The Department for Education should fund trials of potentially effective AI to check if it does actually boost students’ outcomes, government experts have said.
A long-term strategy on the use of generative artificial intelligence (AI) such as ChatGPT in schools and colleges is also needed, the government’s open innovation team said today.
The DfE had asked the team to explore the opportunities and risks for AI in education, including proposals on what needs to change.
Researchers publishing “educator and expert views” reviewed existing evidence and interviewed teachers across all phases of education, including four from further education institutions.
Separately, the DfE has also updated its school and college technology standards on how devices should be accessible for students.
Here’s our round-up of everything you need to know …
1. ‘Flipped learning’ could increase
Experts warn a long-term generative AI strategy is needed to set “the direction” of travel. Long-term planning should explore how AI could change education models, including implications for the role of teachers and classroom-based learning.
For example, “flipped learning” may become more pronounced, experts said. This is where students engage with learning materials outside of the classroom and come to a lesson with basic knowledge to participate in more “interactive activities”.
This strategy should be “future-proofed to keep pace with technological advancement”.
Forums made up of students, experts and practitioners to share knowledge about any changes in future AI.
2. Give colleges funding to evaluate ed tech impact
Experts said there is a “growing need” for a larger evidence base to help educators make informed decisions about the effectiveness of genAI tools.
Key evidence gaps include its impact on students’ outcomes, especially for disadvantaged and SEND.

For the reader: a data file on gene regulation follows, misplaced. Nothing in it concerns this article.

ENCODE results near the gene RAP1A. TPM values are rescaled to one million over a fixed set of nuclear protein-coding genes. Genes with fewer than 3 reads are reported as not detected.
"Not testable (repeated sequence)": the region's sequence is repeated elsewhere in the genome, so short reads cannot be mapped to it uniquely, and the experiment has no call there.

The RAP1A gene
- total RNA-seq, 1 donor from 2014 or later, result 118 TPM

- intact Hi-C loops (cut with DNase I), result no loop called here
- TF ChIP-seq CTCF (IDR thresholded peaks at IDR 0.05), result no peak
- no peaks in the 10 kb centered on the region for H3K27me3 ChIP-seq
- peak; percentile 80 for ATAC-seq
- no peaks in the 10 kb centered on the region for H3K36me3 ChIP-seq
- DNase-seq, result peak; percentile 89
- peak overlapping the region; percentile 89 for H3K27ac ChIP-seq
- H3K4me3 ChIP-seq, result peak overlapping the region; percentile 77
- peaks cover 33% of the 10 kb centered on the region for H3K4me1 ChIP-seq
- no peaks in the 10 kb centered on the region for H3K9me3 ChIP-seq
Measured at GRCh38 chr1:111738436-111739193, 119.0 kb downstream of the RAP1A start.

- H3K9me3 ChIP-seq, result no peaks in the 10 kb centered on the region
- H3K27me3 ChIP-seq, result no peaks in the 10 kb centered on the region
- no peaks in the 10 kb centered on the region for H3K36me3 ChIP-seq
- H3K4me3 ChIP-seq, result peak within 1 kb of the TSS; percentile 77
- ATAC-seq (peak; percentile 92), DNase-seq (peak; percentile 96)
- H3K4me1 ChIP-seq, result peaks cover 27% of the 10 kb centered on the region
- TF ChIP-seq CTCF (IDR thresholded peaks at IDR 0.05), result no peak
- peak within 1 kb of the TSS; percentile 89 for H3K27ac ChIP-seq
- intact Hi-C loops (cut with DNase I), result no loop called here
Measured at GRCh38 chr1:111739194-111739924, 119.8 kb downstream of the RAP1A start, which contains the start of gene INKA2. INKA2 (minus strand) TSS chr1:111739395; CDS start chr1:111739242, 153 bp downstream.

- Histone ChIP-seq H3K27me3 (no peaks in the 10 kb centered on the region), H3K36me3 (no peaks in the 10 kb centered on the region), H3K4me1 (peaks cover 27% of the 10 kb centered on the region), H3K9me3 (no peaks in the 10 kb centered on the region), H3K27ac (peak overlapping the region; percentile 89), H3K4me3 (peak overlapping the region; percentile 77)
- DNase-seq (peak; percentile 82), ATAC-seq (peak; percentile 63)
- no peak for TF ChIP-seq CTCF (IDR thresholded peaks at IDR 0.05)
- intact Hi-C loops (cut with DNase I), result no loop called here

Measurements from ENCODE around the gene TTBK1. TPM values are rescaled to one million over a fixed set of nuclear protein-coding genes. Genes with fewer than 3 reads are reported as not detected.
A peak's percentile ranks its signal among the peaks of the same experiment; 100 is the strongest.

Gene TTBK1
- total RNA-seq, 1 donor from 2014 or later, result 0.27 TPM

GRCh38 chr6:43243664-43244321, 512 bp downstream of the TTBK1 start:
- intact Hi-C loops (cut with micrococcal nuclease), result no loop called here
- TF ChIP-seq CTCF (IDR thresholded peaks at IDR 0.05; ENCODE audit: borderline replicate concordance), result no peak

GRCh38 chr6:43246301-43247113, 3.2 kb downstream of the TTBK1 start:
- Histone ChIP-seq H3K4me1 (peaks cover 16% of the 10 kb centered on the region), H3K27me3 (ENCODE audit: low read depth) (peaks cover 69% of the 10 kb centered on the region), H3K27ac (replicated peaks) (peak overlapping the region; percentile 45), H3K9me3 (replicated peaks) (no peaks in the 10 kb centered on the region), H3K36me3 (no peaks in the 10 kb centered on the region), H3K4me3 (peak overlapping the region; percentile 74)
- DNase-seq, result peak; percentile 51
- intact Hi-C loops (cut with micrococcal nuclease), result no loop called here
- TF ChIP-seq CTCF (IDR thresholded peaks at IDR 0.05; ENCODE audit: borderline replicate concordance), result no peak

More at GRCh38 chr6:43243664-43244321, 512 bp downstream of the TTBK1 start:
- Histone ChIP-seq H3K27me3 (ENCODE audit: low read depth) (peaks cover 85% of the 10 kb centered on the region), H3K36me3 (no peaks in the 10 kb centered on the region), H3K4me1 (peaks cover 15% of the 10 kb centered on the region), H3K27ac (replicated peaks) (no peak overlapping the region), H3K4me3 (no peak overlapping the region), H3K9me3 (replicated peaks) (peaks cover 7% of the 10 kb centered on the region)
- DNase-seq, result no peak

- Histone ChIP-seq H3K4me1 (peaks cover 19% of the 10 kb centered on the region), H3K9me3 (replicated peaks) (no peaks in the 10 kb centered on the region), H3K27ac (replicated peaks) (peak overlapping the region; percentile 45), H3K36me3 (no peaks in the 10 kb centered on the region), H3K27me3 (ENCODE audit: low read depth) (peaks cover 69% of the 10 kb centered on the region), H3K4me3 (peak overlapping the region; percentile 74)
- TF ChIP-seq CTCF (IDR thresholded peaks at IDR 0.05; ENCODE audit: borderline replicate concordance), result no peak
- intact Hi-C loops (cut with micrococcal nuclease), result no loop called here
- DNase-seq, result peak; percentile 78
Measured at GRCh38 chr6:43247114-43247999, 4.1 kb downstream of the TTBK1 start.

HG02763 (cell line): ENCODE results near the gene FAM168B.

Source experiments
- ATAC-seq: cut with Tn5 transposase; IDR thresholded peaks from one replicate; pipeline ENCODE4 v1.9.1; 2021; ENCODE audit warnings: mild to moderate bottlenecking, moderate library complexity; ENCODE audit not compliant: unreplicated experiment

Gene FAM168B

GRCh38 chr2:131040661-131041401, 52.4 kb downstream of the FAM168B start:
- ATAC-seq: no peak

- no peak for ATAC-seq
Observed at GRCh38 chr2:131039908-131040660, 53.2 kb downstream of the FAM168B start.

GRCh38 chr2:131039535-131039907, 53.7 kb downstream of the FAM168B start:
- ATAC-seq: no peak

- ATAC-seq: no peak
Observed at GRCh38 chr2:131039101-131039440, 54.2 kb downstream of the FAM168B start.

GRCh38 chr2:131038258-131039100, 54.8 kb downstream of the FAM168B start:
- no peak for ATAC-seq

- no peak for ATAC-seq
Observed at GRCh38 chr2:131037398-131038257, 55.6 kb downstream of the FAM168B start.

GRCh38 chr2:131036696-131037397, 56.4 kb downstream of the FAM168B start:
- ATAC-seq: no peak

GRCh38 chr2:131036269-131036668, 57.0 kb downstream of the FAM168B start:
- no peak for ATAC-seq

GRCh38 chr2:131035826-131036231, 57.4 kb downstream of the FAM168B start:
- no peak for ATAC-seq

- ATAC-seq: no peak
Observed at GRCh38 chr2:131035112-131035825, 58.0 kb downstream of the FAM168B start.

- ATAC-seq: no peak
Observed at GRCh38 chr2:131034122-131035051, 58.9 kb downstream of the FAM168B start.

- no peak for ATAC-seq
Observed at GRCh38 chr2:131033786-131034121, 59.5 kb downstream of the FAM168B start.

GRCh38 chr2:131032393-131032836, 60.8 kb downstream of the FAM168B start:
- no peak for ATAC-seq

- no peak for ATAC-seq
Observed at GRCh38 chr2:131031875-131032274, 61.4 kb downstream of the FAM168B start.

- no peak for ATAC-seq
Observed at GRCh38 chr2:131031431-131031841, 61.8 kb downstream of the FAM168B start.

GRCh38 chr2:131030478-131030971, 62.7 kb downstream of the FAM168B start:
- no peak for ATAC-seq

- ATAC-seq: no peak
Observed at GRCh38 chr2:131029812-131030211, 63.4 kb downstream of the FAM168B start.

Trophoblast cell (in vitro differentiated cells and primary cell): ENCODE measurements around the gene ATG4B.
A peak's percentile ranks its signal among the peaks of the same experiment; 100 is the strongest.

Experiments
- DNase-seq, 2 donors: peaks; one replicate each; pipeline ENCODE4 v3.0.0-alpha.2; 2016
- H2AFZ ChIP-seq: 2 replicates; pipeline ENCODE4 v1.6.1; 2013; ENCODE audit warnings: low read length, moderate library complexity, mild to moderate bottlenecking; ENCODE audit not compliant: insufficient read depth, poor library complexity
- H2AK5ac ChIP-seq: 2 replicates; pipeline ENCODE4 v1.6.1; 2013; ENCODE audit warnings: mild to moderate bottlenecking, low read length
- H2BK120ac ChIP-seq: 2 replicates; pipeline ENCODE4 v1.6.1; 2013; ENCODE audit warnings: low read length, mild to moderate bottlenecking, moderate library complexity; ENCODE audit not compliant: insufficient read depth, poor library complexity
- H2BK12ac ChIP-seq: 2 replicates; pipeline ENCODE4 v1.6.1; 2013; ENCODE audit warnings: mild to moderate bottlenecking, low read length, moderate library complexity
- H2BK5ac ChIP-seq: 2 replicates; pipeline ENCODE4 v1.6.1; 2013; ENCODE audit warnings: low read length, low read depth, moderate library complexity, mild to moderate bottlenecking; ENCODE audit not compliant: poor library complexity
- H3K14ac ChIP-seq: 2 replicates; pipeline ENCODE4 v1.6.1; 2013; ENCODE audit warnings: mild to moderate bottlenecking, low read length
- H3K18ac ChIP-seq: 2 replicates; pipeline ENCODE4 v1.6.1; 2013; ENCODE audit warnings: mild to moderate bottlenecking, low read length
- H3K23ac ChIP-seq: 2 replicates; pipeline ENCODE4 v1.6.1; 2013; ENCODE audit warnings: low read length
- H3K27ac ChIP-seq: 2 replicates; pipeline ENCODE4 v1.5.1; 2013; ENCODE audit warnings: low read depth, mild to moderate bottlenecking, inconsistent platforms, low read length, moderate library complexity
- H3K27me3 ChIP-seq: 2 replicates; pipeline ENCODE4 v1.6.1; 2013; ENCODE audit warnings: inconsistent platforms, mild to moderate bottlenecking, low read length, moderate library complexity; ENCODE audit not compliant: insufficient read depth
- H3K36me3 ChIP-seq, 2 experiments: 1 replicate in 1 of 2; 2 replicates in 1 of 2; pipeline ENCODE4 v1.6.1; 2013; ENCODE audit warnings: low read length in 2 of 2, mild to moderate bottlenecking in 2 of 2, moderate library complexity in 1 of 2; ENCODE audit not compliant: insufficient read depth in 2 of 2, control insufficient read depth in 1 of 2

Ministers should set “metrics that matter”, such as student outcomes over engagement, and ensure tools are pedagogically grounded and can be routinely evaluated.
It will require incentives and resources as colleges are “unlikely to do this themselves” and the ed tech sector has a “vested interest” in showing effectiveness.
They suggest making funding available to colleges to evaluate, as well as building on existing schemes such as the Oak National Academy curriculum quango.
3. Research funding needed to help teachers detect AI
As AI-enabled academic malpractice rises and becomes more sophisticated, it will become harder for teachers to identify its use, experts warn.
They say research funding is needed to support the development of tools reliability detecting AI-generated work as well as other initiatives that could help.
This includes watermarking, which embeds a recognisable unique signal into AI creations.
Safety, privacy and data protection accreditations could help reassure users.
4. Consider how to prevent ‘digital divide’
The curriculum should be updated to reflect how students use AI, or to integrate AI tools as an explicit part of learning and assessment.
It should also be changed to meet employer needs going forward. But this will require collaboration between employers, government, awarding bodies and educators.
But experts warn generative AI could exacerbate “the digital divide” in education and there is already an emerging difference between state and independent schools’ use of the technology.
Government should consider how to support access by all teachers and students, they said. Evidence-informed guidance and advice should be easily accessible through trusted platforms.
5. ‘Be transparent on impact evidence’, Keegan tells edtech firms
Experts warn more research is needed to better understand the intellectual property of genAI. This includes the infringement of IP rights due to the data input into generative AI models.
Traditional educational publishers could be left behind, the report warns, as teachers and students turn to generative AI to produce educational resources.
“Support for educational publishers may be needed to ensure we have a sustainable publishing sector underpinning the education system,” it adds.
Speaking today at the BETT show, education secretary Gillian Keegan also said “we should have the same expectations for robust evidence in edtech as we do elsewhere in education.
“Ed tech business should be leading the way – being transparent with buyers and promoting products based on great evidence of what works.”
What colleges need to know from updated tech guidelines…
Last week, DfE said colleges should now assign a senior leadership team member to be responsible for digital technology, as part of updates to its technology standards guidance.
They should then create a minimum two-year strategy including what devices might need to be refreshed or replaced. Laptops should be safe and secure as well as energy efficient.
In another update today, colleges were told devices and software should support the use of accessibility features including for disabled students.
Websites should be accessible for everyone and digital accessibility should be included in a college’s policy.